Home

Patriarch Ralph Blaisdell

Ralph Blaisdell, Patriarch

Ralph Bleasdale, 1593 – 1649, as a “tailor” was likely a trader in wool.  He left from Goosnargh Parish near Bleasdale Village, Lancashire County, England, with his wife, Elizabeth (Parker) Bleasdale, and three-year-old son, Henry, to go to America on the Archangel Gabriel sailing ship.  The ship left June 4, 1635 from Bristol, England, stopped at Milford Haven, Wales, and arrived at Pemaquid Point, now in Maine, the evening of August 14.  The ship was destroyed by a hurricane the morning of August 15.  The possessions and cattle for the 30 passengers (10 families) were lost. 

Richard Mather, a Puritan divine, had been preaching near Bleasdale village and had many converts.  Ralph may possibly have been one.  Many of the early Bleasdales were Catholics, but Ralph was a Puritan.  He may have gone to Milford Haven, Wales, to board the Archangel Gabriel to avoid detection, as the government at that time was critical of escaping religious refugees. 

Richard Mather’s family was on the St. James, sailing close to the Angel Gabriel from June 4 to July 4.  He wrote of Gabriel’s passengers, “Among them some loving and godly Christians that were glad to see us.”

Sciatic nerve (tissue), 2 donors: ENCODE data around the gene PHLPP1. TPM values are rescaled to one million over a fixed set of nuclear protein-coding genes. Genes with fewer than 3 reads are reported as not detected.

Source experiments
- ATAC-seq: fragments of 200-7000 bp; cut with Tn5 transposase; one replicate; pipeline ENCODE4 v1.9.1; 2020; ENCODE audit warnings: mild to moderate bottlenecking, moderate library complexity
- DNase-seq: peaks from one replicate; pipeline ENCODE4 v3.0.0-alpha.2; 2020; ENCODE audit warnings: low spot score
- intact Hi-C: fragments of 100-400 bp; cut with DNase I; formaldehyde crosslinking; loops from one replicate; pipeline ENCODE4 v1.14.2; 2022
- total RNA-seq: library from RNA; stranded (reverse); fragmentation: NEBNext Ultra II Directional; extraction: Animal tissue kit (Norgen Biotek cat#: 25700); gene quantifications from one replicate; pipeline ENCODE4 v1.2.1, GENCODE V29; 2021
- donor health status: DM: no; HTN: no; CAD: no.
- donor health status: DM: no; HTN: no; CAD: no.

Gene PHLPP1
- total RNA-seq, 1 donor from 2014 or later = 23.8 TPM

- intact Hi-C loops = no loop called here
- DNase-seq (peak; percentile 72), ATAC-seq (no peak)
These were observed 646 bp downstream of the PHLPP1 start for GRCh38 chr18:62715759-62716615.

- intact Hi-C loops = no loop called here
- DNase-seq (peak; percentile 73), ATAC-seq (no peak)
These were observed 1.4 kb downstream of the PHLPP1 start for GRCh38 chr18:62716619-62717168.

Ralph first went to York – then Agamenticus – where he owned land, which abutted on Meeting House Creek.  Ralph sold this land in 1642 to Mr. Robert Knight.  Ralph was appointed “Atturnee” by the town of York to plead a grievance case at the Provincial Court in Saco.

Ralph was 64th of the 69 founding fathers of Salisbury, MA, who held “in common” the land three miles north and 12 miles up from the sea, up the River Merrimac, hence were called “Commoners.” 

In Salisbury records show that Ralph was a “Prudential man,” Constable, Farmer, Tailor, Attorney, Keeper of the Ordinary (Tavern), where town meetings were held.  He was referred to as “Goodman Ralph Blasdel” and his wife as “Goody Blasdel.”  Ralph was one of the eight (of the 69) to be given the title of Mr., the town’s highest honor.  

Henry’s five sons, Ebenezer, Henry, Ralph, John and Jonathan Blaisdell, carried on the family name, which was spelled 38 different ways in England and 14 ways in America.  Blaisdell, Blasdel, Blasdell, Bleasdale, Bleasdell, Blasdale and Blazo are the most common in North America.  Accuracy and uniformity of spelling were evidently not concerns among our forebears. 

The Bleasdale (Blaisdell/Blasdel) family originates from the Bleasdale Village area of Lancashire County, England.  Bleasdale is 10 miles north of Preston, the county seat.     

Some of our family descend from one of eleven other Bleasdale/Blaisdell/Blasdel patriarchs who immigrated after 1635 from England to America.  All are welcome, as well as members of the general public, to the Blaisdell Family National Assoc.   

[Material was drawn from earlier issues of Blaisdell Papers and from Topographical Dictionary of 2,885 English Emigrants to New England, 1620 – 1650 by the Editor.]

 "Who Was Ralph Blaisdell?"

"The Journey of the Blaisdells" by Louise Butler

"Ralph Bleasdale, the Family Patriarch" by R. Carter Blaisdell

"Given Names Reflect a Puritan Persuasion"